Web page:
- Carroll (90)
- Crouch (79)
Andy Carroll scored a dramatic late equaliser to rescue a point for West Ham against a Stoke City team closing in on relegation from the Premier League. An uninspired meeting at the London Stadium came to life in the second half, with substitutes Peter Crouch and Carroll both coming off the bench to score. A mistake from West Ham goalkeeper Joe Hart gifted Crouch his fourth domestic goal of the campaign, and what looked to be the winner. Carroll, though, struck at the death to leave the Potters in increased danger of losing their top-flight status.
West Ham set up in a 3-4-2-1 formation, with wing-backs Pablo Zabaleta and Arthur Masuaku providing width in midfield. Marko Arnautovic led the attacking line, supported by Joao Mario and Edimilson Fernandes.
The home side started well, looking to play direct vertical passes either through or over Stoke City’s back line. They had consistent width in possession, which Stoke’s midfield four struggled to deal with. Throughout the first half, Fernandes dropped deep, adding a fifth player to West Ham’s midfield unit. Stoke’s midfield was often overran as a result, with Zabaleta often having time and space to overlap into the final third.
The Argentinian was a constant threat, firing frequent crosses into the penalty area. However, as Fernandes had dropped deep during the build-up, only Arnautovic and Joao Mario were available to attack the crosses. Despite late runs from midfield from Cheikhou Kouyate, West Ham couldn’t take advantage of their midfield overload.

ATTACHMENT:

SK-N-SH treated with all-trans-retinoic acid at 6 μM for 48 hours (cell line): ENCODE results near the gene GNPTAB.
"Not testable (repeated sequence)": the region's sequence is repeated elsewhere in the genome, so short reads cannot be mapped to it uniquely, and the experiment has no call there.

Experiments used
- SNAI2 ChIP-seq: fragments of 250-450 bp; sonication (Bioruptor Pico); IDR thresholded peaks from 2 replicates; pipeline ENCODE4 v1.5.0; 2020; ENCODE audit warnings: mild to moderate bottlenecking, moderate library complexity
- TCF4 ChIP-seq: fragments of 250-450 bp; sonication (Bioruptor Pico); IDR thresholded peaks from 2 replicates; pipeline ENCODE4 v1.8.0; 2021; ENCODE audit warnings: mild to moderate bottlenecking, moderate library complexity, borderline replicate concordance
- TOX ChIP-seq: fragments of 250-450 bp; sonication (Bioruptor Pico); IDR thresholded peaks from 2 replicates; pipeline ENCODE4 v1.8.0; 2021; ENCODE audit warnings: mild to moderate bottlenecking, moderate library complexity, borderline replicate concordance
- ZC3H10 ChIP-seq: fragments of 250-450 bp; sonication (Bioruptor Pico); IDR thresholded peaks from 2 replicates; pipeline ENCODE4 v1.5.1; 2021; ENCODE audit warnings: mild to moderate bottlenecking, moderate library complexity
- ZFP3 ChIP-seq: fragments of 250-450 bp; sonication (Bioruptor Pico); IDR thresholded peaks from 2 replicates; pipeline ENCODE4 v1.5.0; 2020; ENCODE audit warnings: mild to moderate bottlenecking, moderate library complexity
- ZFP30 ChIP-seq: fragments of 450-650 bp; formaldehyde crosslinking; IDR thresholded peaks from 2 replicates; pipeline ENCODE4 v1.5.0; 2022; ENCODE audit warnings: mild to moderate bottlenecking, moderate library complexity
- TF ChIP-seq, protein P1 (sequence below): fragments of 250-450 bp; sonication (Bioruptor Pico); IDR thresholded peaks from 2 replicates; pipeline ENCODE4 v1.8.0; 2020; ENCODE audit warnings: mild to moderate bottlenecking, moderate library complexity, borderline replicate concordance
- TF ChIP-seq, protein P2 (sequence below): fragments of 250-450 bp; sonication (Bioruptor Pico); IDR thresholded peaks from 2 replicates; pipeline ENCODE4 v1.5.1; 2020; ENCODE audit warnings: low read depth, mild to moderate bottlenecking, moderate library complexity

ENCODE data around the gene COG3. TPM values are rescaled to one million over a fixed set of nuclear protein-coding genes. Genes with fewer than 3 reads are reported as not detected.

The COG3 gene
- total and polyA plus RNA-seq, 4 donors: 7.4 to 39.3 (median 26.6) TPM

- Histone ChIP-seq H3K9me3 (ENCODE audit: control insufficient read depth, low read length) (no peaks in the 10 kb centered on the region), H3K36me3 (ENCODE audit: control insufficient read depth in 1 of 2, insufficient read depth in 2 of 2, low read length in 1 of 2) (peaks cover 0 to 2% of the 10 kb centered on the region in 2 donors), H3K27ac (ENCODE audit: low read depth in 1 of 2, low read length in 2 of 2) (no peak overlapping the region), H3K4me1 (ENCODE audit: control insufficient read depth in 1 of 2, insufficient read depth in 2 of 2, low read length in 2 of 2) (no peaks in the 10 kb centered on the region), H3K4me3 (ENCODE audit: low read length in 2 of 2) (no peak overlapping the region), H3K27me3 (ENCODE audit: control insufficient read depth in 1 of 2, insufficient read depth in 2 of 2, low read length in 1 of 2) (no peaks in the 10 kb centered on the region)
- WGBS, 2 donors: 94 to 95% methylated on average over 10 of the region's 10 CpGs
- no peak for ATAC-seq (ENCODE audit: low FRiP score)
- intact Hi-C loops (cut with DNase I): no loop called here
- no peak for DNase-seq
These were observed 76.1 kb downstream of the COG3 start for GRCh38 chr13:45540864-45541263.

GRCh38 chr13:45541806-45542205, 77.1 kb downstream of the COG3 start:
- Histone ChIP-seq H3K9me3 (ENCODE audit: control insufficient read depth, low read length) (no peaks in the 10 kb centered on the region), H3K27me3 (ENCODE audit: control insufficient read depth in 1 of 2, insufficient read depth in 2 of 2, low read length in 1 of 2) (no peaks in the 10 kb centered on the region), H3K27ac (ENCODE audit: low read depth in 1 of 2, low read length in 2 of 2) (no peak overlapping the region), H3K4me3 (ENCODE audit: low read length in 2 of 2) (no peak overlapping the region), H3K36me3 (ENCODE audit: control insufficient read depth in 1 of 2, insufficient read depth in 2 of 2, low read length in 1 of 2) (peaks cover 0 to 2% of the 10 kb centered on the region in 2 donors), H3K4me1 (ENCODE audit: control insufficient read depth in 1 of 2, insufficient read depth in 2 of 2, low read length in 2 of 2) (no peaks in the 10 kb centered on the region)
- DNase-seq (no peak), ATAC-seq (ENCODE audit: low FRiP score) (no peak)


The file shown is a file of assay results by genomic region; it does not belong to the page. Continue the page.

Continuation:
During the second half, Aaron Cresswell drove out of the back three, providing a crossing threat from the left, in addition to Zabaleta on the right. This enabled Masuaku to move infield as an additional central attacker within Stoke’s penalty area. But while West Ham had more bodies in the penalty area, they lacked an aggressive aerial threat, as the visitors’ centre-backs, Ryan Shawcross and Bruno Martins Indi, dealt with the majority of incoming crosses with ease.
The introduction of Javier Hernandez added a more direct threat to Stoke’s goal. The acceleration and agility of Hernandez also increased the potency of the home side’s attacking transitions. Even with the pace of this new-look West Ham attack, however, Stoke often recovered in numbers. The Hammers were resigned to building in wide areas, still trying to penetrate with fizzing crosses from Cresswell on the left.
It took until the dying moments – and the introduction of Andy Carroll – for West Ham to finally convert from a Cresswell cross. The towering Carroll provided the height and aggression that Cresswell and West Ham had been craving, swinging a well-timed volley low past Jack Butland to dramatically deny Stoke a precious away win. After so many deliveries into the Stoke area, West Ham finally got their reward and grabbed a deserved point.